I mean, maybe people who are strong in those traits aren't really "mediocre", ?

But yeah, this is a good reminder that excellence isn't just one axis.

Answer by Amber DawnApr 11, 202447

I’ve been thinking about this quite a bit recently. It’s not that I see myself as a “mediocre” EA, and in fact I work with EAs, so I am engaging with the community through my work. But I feel like a lot of the attitudes around career planning in EA sort of assume that you are formidable within a particular, rather narrow mould. You talk about mediocre EAs, but I’d also extend this to people who have strong skills and expertise that’s not obviously convertable into ‘working in the main EA cause areas’.

And the thing is, this kind of makes sense: like, if you’re a hardcore EA, it makes sense to give lots of attention and resources to people who can be super successful in the main EA cause areas, and comparatively neglect people who can’t. Inasmuch as the community’s primary aim is to do more good according to a specific set of assumptions and values, and not to be a fuzzy warm inclusive space, it makes sense that there aren’t a lot of resources for people who are less able to have an impact. But it's kind of annoying if you're one of those people! 

Or like: most EA jobs are crazy competitive nowadays. And from the point of view of "EA" (as an ideology), that's fine; impactful jobs should have large hiring pools of talented committed people. But from the point of view of people in the hiring pool, who are constantly applying to and getting rejected from EA jobs - or competitive non-EA jobs - because they've been persuaded these are the only jobs worth having, it kinda sucks.

There’s this well-known post ‘don’t be bycatch’; I currently suspect that EA structurally generates bycatch. By ‘structurally’ I mean ‘the behaviour of powerful actors in EA is kinda reasonable, but also it predictably creates situations where lots of altruistic, committed people get drawn into the community but can’t succeed within the paradigms the community has defined as success’.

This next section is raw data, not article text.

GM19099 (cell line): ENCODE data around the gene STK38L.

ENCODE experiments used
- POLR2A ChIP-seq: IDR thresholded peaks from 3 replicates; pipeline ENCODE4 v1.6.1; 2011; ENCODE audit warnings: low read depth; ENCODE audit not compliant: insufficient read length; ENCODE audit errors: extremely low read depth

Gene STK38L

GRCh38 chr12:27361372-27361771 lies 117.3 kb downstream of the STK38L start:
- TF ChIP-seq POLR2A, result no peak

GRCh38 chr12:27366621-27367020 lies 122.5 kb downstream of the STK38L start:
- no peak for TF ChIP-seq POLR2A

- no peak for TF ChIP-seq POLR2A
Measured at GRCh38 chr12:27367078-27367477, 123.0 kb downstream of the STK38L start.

Thanks for writing this! I’ve long been suspicious of this idea but haven’t got round to investigating the claim itself, and my skepticism of it, fully, so I super appreciate you kicking off this discussion.

I also identify with ‘do I disagree with this empirically or am I just uneasy with the vibes/frame, how to tease those apart, ?'

For people who broadly agree with the idea that Sarah is critiquing: what do you think is the best defence of it, arguing from first principles and data as much as possible?

I have a couple of other queries/scepticisms about the power-law argument. I haven’t read all the other comments, so sorry if I repeat stuff said elsewhere.

1. Does it empirically hold up even assuming you can attribute stuff to individuals?
You focus a lot on critiquing conceptual idea of the individual impact of one person (since most actions happen in the context of other actions and actors). I think I also have empirical disagreements with the claim even if we can tease out what impact comes from which person. 

It feels to me like EAs sometimes over-generalize that finding from global health interventions — where I don’t doubt that it holds up — to other domains, where it hasn’t been established (e.g., orgs working in longtermist causes, or people compared to their peers, or actions one takes in one’s career). It’s possible that there *is* more discussion and substantiation of this idea out there, but I just haven’t seen it.